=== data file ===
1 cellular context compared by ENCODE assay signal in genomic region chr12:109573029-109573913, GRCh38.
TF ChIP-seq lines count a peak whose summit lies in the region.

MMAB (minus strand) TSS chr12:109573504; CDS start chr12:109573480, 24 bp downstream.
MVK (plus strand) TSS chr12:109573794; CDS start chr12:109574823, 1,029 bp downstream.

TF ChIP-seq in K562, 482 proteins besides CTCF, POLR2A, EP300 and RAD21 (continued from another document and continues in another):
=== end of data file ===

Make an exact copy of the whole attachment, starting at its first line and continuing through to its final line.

1 cellular context compared by ENCODE assay signal in genomic region chr12:109573029-109573913, GRCh38.
TF ChIP-seq lines count a peak whose summit lies in the region.

MMAB (minus strand) TSS chr12:109573504; CDS start chr12:109573480, 24 bp downstream.
MVK (plus strand) TSS chr12:109573794; CDS start chr12:109574823, 1,029 bp downstream.

TF ChIP-seq in K562, 482 proteins besides CTCF, POLR2A, EP300 and RAD21 (continued from another document and continues in another):